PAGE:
1. e4 c5 2. Nf3 e6 3. d4 cxd4 4. Nxd4 Nc6 5. Nb5 d6 6. c4 Nf6 7. N1c3 a6 8. Na3 Be7 9. Be2 O-O 10. O-O Qc7 11. Be3 b6 The Hedgehog formation is tough to crack and very latently dynamic. 12. Rc1 Ne5 13. f4 Too loosening. White should prefer f3 at some point to support e4. 13... Ned7 14. Bf3 Bb7 15. g4 Rfd8 16. g5 Ne8 17. Bg2 g6 18. h4 Ng7 19. Qe1 Rac8 20. Qf2 Qb8 21. Bf3 21. Bxb6? Nxb6 22. Qxb6 d5!-> 21... Nc5 22. Rfd1 Qa8! Completely targetting e4. 23. Qg2 f5!! "A Kasparov move!" exclaimed Massey. 24. gxf6 Bxf6 25. h5 Bxc3! Destroying the guard. 26. Rxc3 Bxe4 27. Bxe4 Nxe4-/+ Black now remains at least a pawn ahead and has two very strong knights. 28. Rb3 Nxh5 29. Rxb6 Rf8! 30. Rd4 Nhg3 31. c5 e5! 32. Ra4 exf4 33. Raxa6 Qd5 34. Rxd6 Qh5 Black's attack on the White King is unstoppable. 0-1



King's Indian Attack 
French Variation 

Steve Stoyko (2330)
Edward Formanek (2300)

U.S. Amateur Team Championship
Somerset, NJ, 1997

1. Nf3 d5 2. g3 c5 3. Bg2 Nc6 4. O-O e5 Steve thought it was a mistake for his opponent to play essentially the White side of a King's Indian a move down. 5. d3 Nge7 6. e4 d4 7. c3 Ng6 8. cxd4 cxd4 According to Steve, the opening of the c-file in this type of pawn structure favors White here. 9. a3 Be7 Massey suggested 9... a5 to keep White's ambitions in check. Steve said that in the same position, as it occurs in the King's Indian Defense (with colors reversed from in the present game), the strategy that Black pursues of allowing the expansion in order to attack and undermine the pawns is considered good. 10. b4 O-O 11. Ne1 b5!? Fixing White's pawns in order to attack them. But White now shifts his focus to the kingside. 12. f4! a5 13. bxa5 Rxa5 14. f5! Nh8 Though it appears ugly, this is a standard retreat square for the Knight in these type of positions. 15. Nd2 Bd7 16. Rb1 Qa8 17. Nc2 f6 18. Rf2! A standard set-up in the King's Indian classical lines. The Rook prepares to support a pawn advance on the kingside with g4 and h4. 18... Rc8? This Rook will be needed on the kingside. Black has targetted the pawn at a3 and now wins it. But he does not have time to turn the corner with his forces and create a winning attack before White crashes through on the kingside directly upon the Black king. >= 18... Nf7 19. Bf1 Nf7 20. h4 Rc7 21. Nf3 Na7 22. g4 Nc8 23. g5 Nb6 24. g6! Nd6 25. Nxe5!! Computer programs never see this coming and have trouble grasping it even several moves later. 25... fxe5 26. Qh5 Bf6 26... h6 27. Bxh6 and only now does Fritz see that this is bad for Black. 27. Qxh7+ Kf8 28. Bg5! Ne8 29. Bxf6 >= 29. Qh8+! Ke7 30. Bxf6+ gxf6 31. g7 appears faster. 29... Nxf6 30. Qh8+ Ng8 31. f6! Be8 32. f7 Bxf7 33. gxf7 Rxf7 34. Rxf7+ Kxf7 35. Qh5+ Ke6 36. Bh3+ Kd6 37. Qg6+ Nf6 38. Nxd4! exd4 39. e5+ Kc7 39... Kxe5 40. Qg3+ Kd5 41. Bg2+ 40. exf6 gxf6 41. Qg3+ Kd8 42. Qd6+ Ke8 43. Re1+ Kf7 44. Re7+ Kg6 45. Qg3+ Kh6 46. Qg7+ Kh5 47. Qh7# 1-0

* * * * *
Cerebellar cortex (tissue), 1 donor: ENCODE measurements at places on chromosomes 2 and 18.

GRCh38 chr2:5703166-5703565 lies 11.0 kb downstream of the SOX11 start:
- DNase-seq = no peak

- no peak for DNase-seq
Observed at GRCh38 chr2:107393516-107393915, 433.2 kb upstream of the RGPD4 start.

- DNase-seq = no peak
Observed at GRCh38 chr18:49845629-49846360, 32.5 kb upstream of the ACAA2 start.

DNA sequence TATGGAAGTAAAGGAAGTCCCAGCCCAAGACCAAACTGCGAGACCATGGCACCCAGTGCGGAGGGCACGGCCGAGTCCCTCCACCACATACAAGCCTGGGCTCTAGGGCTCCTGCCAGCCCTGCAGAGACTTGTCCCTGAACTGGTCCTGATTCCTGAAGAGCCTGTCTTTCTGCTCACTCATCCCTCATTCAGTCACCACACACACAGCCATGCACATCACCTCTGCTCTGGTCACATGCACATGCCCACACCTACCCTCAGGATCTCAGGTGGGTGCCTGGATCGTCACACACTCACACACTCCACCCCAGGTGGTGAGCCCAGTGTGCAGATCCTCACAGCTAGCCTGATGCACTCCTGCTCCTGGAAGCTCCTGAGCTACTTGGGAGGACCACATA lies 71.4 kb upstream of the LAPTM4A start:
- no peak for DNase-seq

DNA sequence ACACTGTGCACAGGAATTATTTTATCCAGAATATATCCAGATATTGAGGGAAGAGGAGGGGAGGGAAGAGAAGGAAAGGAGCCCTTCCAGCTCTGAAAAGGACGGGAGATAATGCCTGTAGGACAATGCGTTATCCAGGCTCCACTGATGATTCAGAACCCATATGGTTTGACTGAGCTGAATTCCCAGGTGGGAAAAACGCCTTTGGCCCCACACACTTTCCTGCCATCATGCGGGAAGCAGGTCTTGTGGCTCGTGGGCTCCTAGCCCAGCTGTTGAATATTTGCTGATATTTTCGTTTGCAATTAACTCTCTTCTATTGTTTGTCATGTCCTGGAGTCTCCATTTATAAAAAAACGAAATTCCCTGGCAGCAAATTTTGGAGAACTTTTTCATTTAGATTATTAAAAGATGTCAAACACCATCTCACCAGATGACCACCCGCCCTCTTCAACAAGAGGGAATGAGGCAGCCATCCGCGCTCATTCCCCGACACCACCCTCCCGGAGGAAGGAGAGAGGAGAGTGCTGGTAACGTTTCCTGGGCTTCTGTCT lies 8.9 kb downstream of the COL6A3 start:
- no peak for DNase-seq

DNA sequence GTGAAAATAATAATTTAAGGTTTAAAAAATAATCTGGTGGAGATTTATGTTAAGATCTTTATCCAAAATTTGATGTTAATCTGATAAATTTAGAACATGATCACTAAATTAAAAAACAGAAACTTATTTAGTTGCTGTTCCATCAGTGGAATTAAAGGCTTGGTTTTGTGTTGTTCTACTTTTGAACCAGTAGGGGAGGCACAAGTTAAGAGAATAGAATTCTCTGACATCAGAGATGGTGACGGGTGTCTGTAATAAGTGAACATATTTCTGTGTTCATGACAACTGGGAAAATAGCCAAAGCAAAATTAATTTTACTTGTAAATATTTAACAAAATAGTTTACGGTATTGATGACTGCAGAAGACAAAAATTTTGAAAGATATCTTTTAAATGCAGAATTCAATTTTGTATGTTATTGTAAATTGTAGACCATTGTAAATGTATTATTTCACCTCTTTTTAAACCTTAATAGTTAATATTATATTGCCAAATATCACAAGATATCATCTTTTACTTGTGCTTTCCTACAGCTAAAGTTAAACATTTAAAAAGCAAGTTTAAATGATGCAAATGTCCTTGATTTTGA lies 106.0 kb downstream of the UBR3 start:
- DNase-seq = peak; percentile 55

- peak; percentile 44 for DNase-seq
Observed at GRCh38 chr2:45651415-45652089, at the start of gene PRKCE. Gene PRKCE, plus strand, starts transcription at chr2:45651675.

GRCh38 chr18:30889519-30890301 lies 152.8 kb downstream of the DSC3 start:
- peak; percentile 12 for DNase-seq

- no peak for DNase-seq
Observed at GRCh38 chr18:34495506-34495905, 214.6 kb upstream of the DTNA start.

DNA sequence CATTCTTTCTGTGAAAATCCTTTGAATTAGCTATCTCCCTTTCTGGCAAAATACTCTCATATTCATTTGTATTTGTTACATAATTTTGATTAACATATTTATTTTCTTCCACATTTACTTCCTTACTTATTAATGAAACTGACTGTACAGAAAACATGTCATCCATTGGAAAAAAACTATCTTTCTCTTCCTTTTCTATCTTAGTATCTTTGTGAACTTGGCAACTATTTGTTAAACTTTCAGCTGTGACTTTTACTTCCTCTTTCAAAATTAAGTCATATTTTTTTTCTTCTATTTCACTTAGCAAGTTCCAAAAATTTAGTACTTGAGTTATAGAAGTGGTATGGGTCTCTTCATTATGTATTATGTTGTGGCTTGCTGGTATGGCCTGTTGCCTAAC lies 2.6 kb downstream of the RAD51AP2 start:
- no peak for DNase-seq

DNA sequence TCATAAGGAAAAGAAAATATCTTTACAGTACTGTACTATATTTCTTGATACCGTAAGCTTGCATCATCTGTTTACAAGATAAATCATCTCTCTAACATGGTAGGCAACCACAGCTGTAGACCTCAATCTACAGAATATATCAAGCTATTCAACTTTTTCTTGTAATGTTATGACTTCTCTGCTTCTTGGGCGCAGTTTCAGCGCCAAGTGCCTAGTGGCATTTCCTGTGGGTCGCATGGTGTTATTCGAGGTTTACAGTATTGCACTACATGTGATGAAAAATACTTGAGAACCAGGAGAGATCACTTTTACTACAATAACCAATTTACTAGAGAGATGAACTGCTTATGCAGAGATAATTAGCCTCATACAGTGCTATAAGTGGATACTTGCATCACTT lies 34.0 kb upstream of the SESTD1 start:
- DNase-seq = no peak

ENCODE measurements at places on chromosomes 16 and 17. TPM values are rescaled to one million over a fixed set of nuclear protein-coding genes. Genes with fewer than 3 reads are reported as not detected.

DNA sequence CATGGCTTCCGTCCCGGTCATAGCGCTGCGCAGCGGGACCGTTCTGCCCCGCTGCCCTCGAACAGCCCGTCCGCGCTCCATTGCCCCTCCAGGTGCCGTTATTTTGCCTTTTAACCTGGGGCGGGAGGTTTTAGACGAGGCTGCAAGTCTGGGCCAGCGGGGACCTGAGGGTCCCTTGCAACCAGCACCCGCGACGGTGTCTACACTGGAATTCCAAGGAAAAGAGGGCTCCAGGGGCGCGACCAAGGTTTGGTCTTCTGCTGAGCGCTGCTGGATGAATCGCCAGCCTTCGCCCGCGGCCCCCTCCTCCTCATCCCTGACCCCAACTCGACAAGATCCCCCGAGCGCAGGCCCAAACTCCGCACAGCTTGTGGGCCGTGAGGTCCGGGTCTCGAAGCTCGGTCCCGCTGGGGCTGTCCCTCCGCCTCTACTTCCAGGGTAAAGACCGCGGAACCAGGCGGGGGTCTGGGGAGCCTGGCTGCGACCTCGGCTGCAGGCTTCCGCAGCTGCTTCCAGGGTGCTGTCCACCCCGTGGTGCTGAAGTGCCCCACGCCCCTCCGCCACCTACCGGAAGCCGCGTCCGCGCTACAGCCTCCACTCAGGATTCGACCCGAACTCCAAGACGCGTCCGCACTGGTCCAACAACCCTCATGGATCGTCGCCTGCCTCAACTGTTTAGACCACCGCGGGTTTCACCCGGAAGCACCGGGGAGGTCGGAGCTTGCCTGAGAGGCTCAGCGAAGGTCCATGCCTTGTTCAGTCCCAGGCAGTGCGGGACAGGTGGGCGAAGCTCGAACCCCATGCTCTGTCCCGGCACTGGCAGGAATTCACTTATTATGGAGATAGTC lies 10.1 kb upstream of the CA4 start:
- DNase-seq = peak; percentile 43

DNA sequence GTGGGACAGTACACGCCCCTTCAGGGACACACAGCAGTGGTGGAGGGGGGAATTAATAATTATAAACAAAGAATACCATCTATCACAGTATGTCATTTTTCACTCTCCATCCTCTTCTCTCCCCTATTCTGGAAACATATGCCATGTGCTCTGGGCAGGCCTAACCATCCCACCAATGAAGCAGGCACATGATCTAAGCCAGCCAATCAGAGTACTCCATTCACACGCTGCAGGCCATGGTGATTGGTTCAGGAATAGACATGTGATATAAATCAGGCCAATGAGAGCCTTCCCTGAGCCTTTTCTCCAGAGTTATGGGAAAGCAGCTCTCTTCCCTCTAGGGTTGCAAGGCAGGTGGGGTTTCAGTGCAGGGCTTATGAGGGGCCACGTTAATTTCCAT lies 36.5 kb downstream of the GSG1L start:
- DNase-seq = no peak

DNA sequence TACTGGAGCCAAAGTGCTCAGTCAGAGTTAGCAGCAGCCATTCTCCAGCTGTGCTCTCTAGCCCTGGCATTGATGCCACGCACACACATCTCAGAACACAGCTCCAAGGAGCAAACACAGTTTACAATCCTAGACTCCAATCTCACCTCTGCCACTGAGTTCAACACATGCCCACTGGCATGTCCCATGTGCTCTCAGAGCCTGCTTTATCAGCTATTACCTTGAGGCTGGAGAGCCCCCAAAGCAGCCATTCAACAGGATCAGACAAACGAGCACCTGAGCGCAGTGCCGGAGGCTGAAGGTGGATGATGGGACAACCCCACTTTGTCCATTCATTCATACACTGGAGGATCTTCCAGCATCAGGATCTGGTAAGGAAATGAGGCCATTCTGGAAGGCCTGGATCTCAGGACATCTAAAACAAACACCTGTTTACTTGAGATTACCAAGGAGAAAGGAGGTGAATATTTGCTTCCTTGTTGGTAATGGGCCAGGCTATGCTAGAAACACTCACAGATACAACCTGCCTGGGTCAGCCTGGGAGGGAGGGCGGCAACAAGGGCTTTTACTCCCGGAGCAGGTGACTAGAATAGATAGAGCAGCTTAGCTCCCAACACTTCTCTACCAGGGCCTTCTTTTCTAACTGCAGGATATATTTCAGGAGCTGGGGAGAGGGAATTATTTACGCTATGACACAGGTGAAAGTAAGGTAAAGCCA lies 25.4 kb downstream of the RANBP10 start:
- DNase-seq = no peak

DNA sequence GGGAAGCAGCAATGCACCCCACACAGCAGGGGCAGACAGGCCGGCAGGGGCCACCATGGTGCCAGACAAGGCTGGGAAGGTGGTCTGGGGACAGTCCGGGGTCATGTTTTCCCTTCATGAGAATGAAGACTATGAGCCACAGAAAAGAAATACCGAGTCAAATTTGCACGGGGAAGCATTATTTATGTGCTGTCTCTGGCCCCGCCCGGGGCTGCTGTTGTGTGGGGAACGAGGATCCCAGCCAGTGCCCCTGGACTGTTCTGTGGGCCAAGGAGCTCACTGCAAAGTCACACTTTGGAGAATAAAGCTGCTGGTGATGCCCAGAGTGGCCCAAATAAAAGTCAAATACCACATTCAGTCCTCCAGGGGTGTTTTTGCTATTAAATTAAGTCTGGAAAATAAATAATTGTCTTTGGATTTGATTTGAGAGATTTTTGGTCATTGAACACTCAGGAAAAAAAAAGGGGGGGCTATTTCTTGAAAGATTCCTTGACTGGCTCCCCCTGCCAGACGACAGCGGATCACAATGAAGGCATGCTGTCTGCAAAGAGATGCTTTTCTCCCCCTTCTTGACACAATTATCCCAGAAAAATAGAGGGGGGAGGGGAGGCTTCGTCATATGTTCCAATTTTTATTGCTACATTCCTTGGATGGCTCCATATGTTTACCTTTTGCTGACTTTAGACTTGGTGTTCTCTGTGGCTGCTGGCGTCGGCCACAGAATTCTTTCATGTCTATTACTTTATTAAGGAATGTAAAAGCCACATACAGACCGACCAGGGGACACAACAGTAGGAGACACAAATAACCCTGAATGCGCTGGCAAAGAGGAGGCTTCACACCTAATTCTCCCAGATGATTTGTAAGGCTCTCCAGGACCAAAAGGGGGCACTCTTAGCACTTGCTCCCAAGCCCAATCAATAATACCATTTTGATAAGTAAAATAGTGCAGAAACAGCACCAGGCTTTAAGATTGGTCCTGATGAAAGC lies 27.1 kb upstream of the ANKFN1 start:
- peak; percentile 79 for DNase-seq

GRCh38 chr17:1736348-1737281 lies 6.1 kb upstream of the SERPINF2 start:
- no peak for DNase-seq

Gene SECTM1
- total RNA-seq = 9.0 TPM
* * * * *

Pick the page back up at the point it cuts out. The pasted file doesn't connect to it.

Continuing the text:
King's IndianE97
Aronin-Taimanov 9.Nd2 

Vladimir Rubenchik (2300)
Stephen Stoyko (2300)


1. Nf3 g6 2. c4 Bg7 3. d4 d6 4. Nc3 Nf6 5. e4 O-O 6. Be2 e5 7. O-O Nc6 8. d5 Ne7 9. Nd2 a5 10. Rb1 Nd7 11. a3 f5 12. b4 Nf6 13. c5 Kh8 14. f3 axb4 15. axb4 f4 16. Nc4 Ne8 17. b5 b6 18. cxb6 cxb6 19. Na4 Rb8 20. Bd2 Bd7 21. Qe1 Nc8 22. Qf2 Bf6 23. Kh1 Bh4 24. g3!! Steve praised this move highly, since it shows Rubenchik had likely seen the deep consequences of the more natural Queen retreat: 24. Qg1? Bg3 25. Naxb6 Nxb6 26. Ba5 Ra8 27. Bxb6 Qh4 28. Na5 g5 29. Nc6 Rf6|^ e.g.: 30. Bf2 Ra2 31. Bxg3 fxg3 32. Rfe1 Rf4!! 33. b6 Qh5 34. b7 Rh4 and Black forces mate. This is the type of attack that computers cannot fathom. 24... fxg3 25. hxg3 Bg5 26. Bc3 Ng7 27. Qh2 Qe8 28. f4 exf4 29. Bd3 f3 30. Qb2 Qe7 31. e5 Bh3 32. exd6 Bg2+ 33. Kh2 Nxd6 34. Nxd6 Qd7!! 35. Bxg7+ Kg8 36. Bf5 gxf5 37. Bxf8? Fritz favors this move too. 37. Qe5?! Qxg7 38. Qxg7+ Kxg7 39. Rfe1 Rf6-/+ >= 37. Rfe1 f4! 38. Re6[] fxg3+ 39. Kxg3 Qxg7 40. Qxg7+ Kxg7-/+ 37... Rxf8 38. Qe5 Rf6 39. Nxb6 39. Nc4 Qc8!! (39... Rh6+ 40. Kg1 Qxb5 41. Qe6+ Rxe6 42. Rxb5 Re4 43. Naxb6 Bf6) (39... f4 40. Qxg5+ Rg6 41. Qh5 fxg3+ 42. Kg1 Bxf1 43. Rxf1 f2+ (43... Qxb5) 44. Kg2 Qxb5 45. Naxb6) 40. Rfe1 Qxc4 41. Qe8+ Rf8 42. Qe6+ Kg7-/+ 39. Ne8 Rg6 40. Rfc1 (40. Rfe1 f4->) 40... f4! 41. Kg1 Qh3-> 39... Rh6+ 40. Kg1 Qxd6 41. Qe8+ Kg7 42. Nd7 Bxf1 43. Rxf1 Qxg3# 0-1